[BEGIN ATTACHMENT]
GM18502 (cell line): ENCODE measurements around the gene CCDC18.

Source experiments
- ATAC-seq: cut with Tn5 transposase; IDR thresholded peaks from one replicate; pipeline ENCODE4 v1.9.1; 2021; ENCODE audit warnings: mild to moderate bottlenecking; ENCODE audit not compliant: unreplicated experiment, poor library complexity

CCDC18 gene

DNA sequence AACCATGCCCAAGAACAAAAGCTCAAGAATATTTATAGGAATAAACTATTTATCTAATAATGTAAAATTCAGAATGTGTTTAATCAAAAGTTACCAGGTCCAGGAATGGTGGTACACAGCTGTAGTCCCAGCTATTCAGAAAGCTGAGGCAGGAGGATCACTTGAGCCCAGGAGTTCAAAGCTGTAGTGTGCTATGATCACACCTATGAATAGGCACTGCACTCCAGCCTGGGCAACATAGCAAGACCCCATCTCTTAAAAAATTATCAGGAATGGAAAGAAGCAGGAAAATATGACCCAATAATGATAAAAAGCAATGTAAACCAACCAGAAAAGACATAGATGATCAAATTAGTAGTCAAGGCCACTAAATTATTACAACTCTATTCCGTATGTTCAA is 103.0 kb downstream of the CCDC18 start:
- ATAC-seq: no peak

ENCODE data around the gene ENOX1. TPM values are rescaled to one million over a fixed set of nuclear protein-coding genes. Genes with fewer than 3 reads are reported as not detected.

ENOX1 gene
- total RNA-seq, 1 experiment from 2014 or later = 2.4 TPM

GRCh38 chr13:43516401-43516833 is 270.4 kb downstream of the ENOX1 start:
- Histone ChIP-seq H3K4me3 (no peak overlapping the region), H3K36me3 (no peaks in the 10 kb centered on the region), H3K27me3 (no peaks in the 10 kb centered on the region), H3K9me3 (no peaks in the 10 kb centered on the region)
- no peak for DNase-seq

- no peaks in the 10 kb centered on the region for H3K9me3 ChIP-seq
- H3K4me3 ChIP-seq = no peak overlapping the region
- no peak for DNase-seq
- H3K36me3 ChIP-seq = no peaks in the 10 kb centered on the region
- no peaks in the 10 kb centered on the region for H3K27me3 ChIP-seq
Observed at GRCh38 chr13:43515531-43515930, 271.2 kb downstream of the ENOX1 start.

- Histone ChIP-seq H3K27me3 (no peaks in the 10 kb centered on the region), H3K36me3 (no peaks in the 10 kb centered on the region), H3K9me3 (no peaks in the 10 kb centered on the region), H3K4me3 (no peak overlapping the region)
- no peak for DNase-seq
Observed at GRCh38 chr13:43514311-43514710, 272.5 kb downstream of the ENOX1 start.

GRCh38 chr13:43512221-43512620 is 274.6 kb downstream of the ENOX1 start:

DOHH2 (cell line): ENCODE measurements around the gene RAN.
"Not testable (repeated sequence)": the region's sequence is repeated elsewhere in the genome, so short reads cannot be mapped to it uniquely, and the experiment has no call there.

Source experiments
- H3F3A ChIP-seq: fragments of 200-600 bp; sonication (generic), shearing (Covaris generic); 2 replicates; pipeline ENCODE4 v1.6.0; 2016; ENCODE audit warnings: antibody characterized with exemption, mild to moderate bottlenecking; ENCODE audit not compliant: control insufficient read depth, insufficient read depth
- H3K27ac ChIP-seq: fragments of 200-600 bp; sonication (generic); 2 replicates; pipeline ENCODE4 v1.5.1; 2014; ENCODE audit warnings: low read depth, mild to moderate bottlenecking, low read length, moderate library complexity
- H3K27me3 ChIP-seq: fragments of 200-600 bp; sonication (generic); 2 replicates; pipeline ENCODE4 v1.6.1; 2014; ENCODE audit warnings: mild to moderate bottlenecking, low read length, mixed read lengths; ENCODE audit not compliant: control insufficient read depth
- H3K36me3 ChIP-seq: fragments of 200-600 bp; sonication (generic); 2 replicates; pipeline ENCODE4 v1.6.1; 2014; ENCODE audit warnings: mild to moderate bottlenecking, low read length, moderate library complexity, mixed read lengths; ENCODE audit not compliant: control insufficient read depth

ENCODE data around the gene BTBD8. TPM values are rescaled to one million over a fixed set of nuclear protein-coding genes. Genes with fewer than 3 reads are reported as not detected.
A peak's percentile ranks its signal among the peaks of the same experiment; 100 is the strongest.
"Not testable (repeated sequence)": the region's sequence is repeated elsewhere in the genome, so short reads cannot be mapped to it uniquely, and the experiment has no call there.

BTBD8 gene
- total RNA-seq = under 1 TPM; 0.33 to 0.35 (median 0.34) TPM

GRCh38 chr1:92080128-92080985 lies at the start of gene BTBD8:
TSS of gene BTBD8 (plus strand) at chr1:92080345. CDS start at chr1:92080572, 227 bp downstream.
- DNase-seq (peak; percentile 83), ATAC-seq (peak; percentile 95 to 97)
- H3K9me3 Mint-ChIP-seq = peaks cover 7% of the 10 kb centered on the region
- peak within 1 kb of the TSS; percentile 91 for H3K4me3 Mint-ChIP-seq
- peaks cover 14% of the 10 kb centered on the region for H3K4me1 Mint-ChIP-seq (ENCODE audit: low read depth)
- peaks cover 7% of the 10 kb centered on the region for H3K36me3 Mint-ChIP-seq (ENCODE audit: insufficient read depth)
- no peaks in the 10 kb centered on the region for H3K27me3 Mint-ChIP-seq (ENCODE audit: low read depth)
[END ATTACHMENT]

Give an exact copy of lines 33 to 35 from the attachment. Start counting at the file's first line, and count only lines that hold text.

BTBD8 gene
- total RNA-seq = under 1 TPM; 0.33 to 0.35 (median 0.34) TPM

GRCh38 chr1:92080128-92080985 lies at the start of gene BTBD8: